The Pompeii of palaeontology. Aaron Hunter, Author provided<h2></h2><p>Although starfish might appear very robust animals, they are typically made up of lots of hard parts attached by ligaments and soft tissue which, upon death, quickly degrade. This means we rely on places like the Fezouata formations to provide snapshots of their evolution.</p><p>The starfish fossil record is patchy, especially at the critical time when many of these animal groups first appeared. Sorting out how each of the various types of ancient starfish relate to each other is like putting a puzzle together when many of the parts are missing.</p><h2>The Oldest Starfish</h2><p><em><a href="https://www.biorxiv.org/content/10.1101/216101v1.full.pdf" target="_blank" rel="noopener noreferrer">Cantabrigiaster</a></em> is the most primitive starfish-like animal to be discovered in the fossil record. It was discovered in 2003, but it has taken over 17 years to work out its true significance.</p><p>What makes <em>Cantabrigiaster</em> unique is that it lacks almost all the characteristics we find in brittle stars and starfish.</p><p>Starfish and brittle stars belong to the family Asterozoa. Their ancestors, the Somasteroids were especially fragile - before <em>Cantabrigiaster</em> we only had a handful of specimens. The celebrated Moroccan paleontologist Mohamed <a href="https://doi.org/10.1016/j.palaeo.2016.06.041" target="_blank" rel="noopener noreferrer">Ben Moula</a> and his local team was instrumental in discovering <a href="https://www.sciencedirect.com/science/article/abs/pii/S0031018216302334?via%3Dihub" target="_blank" rel="noopener noreferrer">these amazing fossils</a> near the town of Zagora, in Morocco.</p><h2>The Breakthrough</h2><p>Our breakthrough moment came when I compared the arms of <em>Cantabrigiaster</em> with those of modern sea lilles, filter feeders with long feathery arms that tend to be attached to the sea floor by a stem or stalk.</p><p>The striking similarity between these modern filter feeders and the ancient starfish led our team from the University of Cambridge and Harvard University to create a new analysis. We applied a biological model to the features of all the current early Asterozoa fossils in existence, along with a sample of their closest relatives.</p>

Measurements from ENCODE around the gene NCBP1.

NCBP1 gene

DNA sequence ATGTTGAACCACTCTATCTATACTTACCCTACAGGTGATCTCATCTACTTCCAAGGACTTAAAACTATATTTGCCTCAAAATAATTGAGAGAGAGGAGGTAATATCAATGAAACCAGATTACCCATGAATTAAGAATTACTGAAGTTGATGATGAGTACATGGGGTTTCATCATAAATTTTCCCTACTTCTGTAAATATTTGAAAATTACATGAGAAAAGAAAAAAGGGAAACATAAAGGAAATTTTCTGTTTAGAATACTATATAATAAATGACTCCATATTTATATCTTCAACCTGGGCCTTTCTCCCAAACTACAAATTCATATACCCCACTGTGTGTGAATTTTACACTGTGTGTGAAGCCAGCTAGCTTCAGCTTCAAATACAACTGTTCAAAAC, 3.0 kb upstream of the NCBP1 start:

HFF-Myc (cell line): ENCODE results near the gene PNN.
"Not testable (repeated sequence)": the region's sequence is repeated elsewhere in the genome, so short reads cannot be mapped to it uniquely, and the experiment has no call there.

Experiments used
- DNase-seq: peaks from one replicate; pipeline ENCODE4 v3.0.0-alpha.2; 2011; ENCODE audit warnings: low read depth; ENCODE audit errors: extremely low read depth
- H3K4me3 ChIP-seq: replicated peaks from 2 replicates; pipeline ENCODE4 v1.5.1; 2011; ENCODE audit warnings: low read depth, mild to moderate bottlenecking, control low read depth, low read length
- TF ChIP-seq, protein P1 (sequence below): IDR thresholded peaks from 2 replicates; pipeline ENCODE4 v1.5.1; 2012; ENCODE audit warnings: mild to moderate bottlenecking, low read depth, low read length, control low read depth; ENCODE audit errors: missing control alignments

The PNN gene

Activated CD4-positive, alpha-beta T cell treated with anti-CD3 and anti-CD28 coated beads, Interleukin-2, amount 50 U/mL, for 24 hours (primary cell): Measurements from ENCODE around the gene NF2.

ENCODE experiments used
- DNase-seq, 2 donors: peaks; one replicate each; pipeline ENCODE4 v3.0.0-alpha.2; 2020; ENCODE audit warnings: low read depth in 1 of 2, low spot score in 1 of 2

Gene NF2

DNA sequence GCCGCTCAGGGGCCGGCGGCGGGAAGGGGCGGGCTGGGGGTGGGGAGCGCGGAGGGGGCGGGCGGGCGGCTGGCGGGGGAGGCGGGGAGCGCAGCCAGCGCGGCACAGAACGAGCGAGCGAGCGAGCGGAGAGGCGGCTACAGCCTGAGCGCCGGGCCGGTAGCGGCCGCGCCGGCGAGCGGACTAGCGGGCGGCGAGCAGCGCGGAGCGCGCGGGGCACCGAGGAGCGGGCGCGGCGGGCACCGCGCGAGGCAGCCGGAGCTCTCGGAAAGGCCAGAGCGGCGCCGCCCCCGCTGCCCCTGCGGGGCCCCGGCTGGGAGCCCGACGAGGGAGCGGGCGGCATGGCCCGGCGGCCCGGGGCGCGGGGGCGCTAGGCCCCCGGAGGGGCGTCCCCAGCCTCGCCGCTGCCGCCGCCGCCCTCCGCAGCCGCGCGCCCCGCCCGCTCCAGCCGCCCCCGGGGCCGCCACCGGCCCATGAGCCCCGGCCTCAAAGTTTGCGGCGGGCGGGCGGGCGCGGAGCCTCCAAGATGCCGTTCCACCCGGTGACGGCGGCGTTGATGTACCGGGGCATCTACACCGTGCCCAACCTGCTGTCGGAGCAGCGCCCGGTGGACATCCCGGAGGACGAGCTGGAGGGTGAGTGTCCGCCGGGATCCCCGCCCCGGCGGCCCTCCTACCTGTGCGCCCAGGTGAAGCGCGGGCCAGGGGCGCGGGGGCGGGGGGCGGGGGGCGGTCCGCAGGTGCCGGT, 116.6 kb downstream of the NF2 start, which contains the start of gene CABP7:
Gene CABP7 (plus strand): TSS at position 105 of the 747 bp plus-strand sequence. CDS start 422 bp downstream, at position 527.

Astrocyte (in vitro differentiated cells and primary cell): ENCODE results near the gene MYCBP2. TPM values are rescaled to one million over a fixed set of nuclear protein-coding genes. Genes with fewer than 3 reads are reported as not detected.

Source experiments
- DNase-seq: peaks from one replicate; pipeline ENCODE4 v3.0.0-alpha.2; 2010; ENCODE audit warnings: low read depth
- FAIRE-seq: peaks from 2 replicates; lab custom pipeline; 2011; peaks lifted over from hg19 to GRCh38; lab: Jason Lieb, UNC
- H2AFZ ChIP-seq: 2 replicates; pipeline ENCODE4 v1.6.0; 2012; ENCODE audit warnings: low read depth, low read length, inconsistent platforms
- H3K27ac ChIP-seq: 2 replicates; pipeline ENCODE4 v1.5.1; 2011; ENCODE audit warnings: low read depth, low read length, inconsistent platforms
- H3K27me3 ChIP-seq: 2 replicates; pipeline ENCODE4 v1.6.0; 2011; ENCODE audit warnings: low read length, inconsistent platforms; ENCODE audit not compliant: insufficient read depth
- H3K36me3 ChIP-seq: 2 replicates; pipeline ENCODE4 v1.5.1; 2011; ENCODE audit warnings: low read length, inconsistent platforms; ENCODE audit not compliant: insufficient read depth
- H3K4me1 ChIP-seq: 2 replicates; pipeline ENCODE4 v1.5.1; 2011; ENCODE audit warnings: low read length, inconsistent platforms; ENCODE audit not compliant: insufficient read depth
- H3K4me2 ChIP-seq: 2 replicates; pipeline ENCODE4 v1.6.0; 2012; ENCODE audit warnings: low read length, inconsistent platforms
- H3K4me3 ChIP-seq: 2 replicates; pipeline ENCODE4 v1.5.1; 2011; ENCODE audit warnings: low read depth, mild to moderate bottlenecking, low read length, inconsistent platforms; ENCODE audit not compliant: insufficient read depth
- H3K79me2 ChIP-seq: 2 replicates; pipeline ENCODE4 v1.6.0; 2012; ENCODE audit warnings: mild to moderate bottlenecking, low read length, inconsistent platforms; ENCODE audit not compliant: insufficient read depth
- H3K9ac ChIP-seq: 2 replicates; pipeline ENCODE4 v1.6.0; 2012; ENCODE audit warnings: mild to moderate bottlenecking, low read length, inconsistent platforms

Cantabrigiaster is the most primitive starfish-like animal to be discovered in the fossil record. Aaron Hunter, Author provided<p>Our results demonstrate <em>Cantabrigiaster</em> is the most primitive of all the Asterozoa, and most likely evolved from ancient animals called crinoids that lived 250 million years before dinosaurs. The five arms of starfish are a relic left over from these ancestors. In the case of <em>Cantabrigiaster</em>, and its starfish descendants, it evolved by flipping upside-down so its arms are face down on the sediment to feed.</p><p>Although we sampled a relatively small numbers of those ancestors, one of the unexpected outcomes was it provided an idea of how they could be related to each other. Paleontologists studying echinoderms are often lost in detail as all the different groups are so radically different from each other, so it is hard to tell which evolved first.</p>